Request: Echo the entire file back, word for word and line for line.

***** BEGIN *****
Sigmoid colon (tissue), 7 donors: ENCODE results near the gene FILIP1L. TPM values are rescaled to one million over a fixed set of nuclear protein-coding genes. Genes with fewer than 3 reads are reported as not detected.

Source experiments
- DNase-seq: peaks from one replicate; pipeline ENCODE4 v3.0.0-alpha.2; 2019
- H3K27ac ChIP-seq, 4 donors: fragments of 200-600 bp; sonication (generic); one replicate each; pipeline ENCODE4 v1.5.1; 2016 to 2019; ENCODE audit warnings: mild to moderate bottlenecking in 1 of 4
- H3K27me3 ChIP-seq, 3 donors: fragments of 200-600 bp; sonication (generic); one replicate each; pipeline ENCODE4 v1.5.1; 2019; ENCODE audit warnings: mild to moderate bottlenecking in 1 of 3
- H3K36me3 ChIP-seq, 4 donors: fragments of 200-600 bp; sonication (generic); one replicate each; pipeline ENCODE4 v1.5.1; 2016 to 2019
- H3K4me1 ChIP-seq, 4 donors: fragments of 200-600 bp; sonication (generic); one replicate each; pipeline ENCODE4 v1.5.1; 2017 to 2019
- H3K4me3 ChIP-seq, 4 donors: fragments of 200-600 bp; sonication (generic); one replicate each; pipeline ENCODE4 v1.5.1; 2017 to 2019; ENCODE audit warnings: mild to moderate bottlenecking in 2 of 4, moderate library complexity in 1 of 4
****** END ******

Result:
Sigmoid colon (tissue), 7 donors: ENCODE results near the gene FILIP1L. TPM values are rescaled to one million over a fixed set of nuclear protein-coding genes. Genes with fewer than 3 reads are reported as not detected.

Source experiments
- DNase-seq: peaks from one replicate; pipeline ENCODE4 v3.0.0-alpha.2; 2019
- H3K27ac ChIP-seq, 4 donors: fragments of 200-600 bp; sonication (generic); one replicate each; pipeline ENCODE4 v1.5.1; 2016 to 2019; ENCODE audit warnings: mild to moderate bottlenecking in 1 of 4
- H3K27me3 ChIP-seq, 3 donors: fragments of 200-600 bp; sonication (generic); one replicate each; pipeline ENCODE4 v1.5.1; 2019; ENCODE audit warnings: mild to moderate bottlenecking in 1 of 3
- H3K36me3 ChIP-seq, 4 donors: fragments of 200-600 bp; sonication (generic); one replicate each; pipeline ENCODE4 v1.5.1; 2016 to 2019
- H3K4me1 ChIP-seq, 4 donors: fragments of 200-600 bp; sonication (generic); one replicate each; pipeline ENCODE4 v1.5.1; 2017 to 2019
- H3K4me3 ChIP-seq, 4 donors: fragments of 200-600 bp; sonication (generic); one replicate each; pipeline ENCODE4 v1.5.1; 2017 to 2019; ENCODE audit warnings: mild to moderate bottlenecking in 2 of 4, moderate library complexity in 1 of 4